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PURPOSE: To investigate the biological effect of single, isolated, short electron tracks (<70 nm) relevant to practical human exposures to low-linear energy transfer radiation. MATERIALS AND METHODS: An irradiation rig was constructed that allowed environmentally controlled, protracted irradiations with an individually prescribed dose to up to 20 samples over a period of days. Inactivation of V79-4 mammalian cells by Al(K) ultrasoft X-rays was studied at high and low dose-rates with a maximum exposure time of 42 h. RESULTS: A significant increase in clonogenic survival was observed at the higher doses when the exposure time was increased from <6 min to 21 h, with no further increase observed for 42-h exposures. Despite the short range of the low-energy electrons produced (<70 nm), significant cell inactivation was observed for these low dose-rate exposures. CONCLUSIONS: The results are consistent with the hypothesis that even individual tracks can be biologically effective.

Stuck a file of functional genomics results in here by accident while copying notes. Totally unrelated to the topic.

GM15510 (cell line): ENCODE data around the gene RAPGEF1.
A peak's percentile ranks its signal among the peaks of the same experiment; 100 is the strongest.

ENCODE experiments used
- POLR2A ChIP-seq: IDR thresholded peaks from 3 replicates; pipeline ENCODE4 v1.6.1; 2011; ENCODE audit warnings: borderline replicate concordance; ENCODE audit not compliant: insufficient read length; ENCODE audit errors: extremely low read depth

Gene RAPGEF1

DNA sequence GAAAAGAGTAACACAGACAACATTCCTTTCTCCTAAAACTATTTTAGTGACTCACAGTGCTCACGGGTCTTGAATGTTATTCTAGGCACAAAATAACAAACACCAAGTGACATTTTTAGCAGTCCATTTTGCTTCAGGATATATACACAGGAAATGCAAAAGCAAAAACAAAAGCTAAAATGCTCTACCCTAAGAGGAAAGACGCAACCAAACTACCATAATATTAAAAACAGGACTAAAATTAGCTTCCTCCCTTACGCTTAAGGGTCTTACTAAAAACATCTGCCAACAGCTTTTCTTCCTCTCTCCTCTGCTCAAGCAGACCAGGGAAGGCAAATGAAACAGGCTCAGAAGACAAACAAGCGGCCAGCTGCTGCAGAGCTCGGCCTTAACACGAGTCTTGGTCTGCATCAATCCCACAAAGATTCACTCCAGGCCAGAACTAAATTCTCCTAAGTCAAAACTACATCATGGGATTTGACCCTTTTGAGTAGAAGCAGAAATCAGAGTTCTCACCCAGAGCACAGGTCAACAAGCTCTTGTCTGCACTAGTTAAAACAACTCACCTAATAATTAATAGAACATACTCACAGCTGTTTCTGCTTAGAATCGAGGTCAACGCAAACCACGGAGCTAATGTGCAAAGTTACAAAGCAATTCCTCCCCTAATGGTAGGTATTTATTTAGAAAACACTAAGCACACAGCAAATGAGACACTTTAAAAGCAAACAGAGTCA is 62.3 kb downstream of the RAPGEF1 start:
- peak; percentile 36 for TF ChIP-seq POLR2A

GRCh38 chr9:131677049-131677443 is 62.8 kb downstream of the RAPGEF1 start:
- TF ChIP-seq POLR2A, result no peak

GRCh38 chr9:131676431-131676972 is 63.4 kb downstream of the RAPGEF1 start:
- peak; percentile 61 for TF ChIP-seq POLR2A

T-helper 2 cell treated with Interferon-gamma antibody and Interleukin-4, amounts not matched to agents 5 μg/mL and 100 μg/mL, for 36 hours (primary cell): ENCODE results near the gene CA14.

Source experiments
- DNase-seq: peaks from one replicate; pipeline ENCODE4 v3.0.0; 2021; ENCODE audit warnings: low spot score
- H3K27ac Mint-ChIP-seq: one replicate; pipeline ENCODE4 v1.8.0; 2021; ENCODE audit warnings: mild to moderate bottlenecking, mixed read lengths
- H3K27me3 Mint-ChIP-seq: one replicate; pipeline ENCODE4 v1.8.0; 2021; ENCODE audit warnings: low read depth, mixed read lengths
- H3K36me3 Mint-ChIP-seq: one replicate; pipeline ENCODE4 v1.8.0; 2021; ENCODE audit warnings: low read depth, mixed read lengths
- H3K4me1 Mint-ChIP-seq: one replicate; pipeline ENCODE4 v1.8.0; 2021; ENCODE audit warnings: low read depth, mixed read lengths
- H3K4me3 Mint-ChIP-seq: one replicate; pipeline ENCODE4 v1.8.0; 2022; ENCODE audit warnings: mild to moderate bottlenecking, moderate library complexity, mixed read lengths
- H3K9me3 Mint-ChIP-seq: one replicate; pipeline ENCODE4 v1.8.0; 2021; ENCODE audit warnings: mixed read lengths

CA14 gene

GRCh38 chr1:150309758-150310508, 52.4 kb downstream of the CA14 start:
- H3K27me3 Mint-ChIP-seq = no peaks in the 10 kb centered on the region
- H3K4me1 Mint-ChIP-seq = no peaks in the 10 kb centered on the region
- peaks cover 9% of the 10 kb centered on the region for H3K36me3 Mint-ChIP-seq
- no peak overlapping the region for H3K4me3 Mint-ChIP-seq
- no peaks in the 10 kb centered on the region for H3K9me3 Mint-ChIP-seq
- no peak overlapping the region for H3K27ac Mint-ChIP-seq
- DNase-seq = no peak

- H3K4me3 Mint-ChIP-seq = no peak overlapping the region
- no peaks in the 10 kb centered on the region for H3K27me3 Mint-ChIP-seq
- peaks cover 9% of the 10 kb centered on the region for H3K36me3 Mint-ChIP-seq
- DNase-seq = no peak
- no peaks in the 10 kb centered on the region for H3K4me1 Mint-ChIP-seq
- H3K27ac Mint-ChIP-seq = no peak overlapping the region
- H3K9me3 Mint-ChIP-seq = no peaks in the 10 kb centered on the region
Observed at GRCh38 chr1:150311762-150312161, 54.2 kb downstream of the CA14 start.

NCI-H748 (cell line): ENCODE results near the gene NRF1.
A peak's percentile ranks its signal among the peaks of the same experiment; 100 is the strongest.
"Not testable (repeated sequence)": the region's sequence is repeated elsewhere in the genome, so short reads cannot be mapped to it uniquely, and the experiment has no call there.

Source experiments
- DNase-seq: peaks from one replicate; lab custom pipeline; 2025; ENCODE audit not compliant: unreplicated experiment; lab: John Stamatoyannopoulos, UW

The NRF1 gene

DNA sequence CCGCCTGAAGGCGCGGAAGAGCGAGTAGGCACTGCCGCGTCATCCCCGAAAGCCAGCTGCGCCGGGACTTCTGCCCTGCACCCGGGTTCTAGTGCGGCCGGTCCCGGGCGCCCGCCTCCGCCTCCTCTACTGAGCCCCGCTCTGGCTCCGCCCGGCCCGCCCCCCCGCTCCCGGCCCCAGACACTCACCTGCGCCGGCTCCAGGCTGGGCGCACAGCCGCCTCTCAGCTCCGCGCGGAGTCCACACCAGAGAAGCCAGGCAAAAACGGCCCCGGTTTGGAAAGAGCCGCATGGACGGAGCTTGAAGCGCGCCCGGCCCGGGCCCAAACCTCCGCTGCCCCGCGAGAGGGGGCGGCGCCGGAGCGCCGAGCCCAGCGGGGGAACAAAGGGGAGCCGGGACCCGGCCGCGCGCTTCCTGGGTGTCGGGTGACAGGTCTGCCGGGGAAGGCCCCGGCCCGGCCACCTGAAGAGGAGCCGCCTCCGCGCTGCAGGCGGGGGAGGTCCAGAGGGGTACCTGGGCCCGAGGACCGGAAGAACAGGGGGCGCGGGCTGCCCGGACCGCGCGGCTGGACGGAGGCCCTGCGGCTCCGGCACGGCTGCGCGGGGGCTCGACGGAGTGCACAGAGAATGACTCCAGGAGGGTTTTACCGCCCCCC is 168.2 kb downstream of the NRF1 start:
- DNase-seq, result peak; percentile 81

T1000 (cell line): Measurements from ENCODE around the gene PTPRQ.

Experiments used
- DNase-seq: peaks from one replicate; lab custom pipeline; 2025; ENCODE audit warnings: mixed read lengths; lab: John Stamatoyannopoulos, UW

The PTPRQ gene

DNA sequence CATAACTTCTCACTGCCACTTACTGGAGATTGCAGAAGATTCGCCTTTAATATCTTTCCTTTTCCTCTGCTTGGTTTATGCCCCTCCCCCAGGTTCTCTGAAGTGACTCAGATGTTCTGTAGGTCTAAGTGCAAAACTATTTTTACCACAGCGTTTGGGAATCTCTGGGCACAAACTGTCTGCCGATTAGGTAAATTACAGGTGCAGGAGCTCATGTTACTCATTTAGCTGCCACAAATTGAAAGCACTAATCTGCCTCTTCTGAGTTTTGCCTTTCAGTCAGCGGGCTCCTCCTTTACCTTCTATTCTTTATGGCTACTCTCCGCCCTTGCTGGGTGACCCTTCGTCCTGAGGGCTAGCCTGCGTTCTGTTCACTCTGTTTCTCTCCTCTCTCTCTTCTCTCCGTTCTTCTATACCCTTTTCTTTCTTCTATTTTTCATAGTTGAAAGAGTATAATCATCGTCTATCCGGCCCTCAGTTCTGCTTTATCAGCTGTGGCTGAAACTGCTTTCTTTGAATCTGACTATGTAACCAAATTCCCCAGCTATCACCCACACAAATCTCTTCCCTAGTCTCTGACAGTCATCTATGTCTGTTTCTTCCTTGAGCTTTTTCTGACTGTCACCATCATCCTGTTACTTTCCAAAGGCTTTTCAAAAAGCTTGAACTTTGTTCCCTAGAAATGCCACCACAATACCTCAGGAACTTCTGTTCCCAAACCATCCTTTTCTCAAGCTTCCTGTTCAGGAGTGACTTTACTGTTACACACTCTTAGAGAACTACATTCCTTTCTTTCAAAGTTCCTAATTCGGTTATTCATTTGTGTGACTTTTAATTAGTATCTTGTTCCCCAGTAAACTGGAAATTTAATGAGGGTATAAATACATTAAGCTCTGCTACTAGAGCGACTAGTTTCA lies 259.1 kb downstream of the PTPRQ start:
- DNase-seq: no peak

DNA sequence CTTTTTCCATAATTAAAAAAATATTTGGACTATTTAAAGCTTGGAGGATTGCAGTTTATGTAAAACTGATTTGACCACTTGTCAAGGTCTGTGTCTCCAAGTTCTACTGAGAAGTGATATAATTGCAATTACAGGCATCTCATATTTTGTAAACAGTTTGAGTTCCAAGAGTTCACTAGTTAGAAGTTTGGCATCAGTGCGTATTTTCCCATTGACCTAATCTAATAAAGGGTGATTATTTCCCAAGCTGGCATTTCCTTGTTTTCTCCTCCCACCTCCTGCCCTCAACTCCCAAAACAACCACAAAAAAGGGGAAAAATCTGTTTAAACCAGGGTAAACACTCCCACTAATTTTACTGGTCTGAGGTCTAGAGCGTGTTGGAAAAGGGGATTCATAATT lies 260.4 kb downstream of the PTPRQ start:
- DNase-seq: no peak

Original publication




Journal article


Int J Radiat Biol

Publication Date





967 - 979


Aluminum, Animals, Cell Cycle, Cell Line, Cell Size, Cell Survival, Cricetinae, Dose-Response Relationship, Radiation, Electrons, Fibroblasts, Linear Energy Transfer, Microscopy, Confocal, Poisson Distribution, Radiation Dosage, Relative Biological Effectiveness, Time Factors, X-Rays